The Brief and Beautiful Life of Sarah Watkin
Thornhill girl passes after two-year battle with cancer; leaves behind legacy
“Hope is looking for something good, even against all odds, no matter what” — Mark Watkin
She was fun and energetic, artistic and adventurous. She was playful and silly just as quick as she was responsible. She was the classic first-born and doting sister. On some days she liked picking worms and bugs out of the mud, on others, she pranced around in pretty dresses and high heels just like Princess Elsa from Frozen. She was charming and courageous and had a wise-beyond-years soul.
Sometimes she even got away with eating Rice Krispies squares for dinner and sitting in the passenger seat of the car for a quick joyride around the block. When her golden brown locks began falling out, she continued to make crafts and draw colourful pictures in her hospital bed after cracking jokes with the resident clown down the hall. When her strength was zapped from chemotherapy, she continued to spread joy with her giggle and infectious smile, eyes twinkling and nose all scrunched up in pure happiness. She unanimously captured the hearts of her family and the thousands of friends and strangers who followed her ups and downs on Facebook. Olaf the snowman, in a touching scene from one of her favourite animated movies, perfectly describes her effect on so many lives: “Some people are worth melting for.”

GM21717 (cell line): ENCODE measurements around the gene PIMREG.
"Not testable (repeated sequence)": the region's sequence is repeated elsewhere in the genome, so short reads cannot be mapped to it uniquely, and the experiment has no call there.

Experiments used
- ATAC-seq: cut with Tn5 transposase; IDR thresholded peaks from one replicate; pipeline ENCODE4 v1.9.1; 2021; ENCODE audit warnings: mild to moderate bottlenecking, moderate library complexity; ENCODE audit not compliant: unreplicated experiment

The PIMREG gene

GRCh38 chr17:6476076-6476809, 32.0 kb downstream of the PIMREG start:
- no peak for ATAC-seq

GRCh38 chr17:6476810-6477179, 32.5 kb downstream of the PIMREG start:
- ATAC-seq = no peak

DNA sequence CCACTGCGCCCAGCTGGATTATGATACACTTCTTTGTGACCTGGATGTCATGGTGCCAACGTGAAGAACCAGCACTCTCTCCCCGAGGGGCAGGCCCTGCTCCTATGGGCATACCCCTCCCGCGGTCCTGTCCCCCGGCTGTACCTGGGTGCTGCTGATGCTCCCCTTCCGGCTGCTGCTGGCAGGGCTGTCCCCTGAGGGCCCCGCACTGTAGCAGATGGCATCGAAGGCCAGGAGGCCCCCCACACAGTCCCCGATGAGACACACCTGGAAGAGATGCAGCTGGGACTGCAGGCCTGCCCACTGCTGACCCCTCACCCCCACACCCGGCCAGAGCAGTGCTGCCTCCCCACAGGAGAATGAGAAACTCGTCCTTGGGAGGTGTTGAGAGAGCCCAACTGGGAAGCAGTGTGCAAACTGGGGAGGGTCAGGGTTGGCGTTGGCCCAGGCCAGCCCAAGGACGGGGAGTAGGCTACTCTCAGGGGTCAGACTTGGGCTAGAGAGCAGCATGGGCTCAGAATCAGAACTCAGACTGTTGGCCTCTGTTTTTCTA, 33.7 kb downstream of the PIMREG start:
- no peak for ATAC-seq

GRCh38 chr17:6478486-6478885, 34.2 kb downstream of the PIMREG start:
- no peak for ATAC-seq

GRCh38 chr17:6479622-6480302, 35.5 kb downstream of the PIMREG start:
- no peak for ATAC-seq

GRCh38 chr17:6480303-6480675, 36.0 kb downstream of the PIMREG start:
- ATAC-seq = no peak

Sadly, in the early morning hours of Nov. 2, 2014, Sarah Watkin of Thornhill, Ont., passed away after bravely battling a rare and extremely aggressive form of blood cancer. She was seven years old.
During the last two years of her brief yet beautiful life, Sarah heroically brought awareness to the urgent need of donors through blood and stem cell drives held in her name. Sarah leaves behind a legacy her family and countless supporters are determined to carry on. “In this world, Sarah’s name stands for a lot of good,” said father Mark Watkin during an interview for City Life Magazine at his home this past September. “If we keep going, and keep putting her face to childhood cancer, it’s worth it. It won’t help Sarah, but it will help somebody else out there.” Because of Sarah, so far four people — and possibly more in the future — have found life-saving stem cell donor matches through the OneMatch Stem Cell and Marrow Network.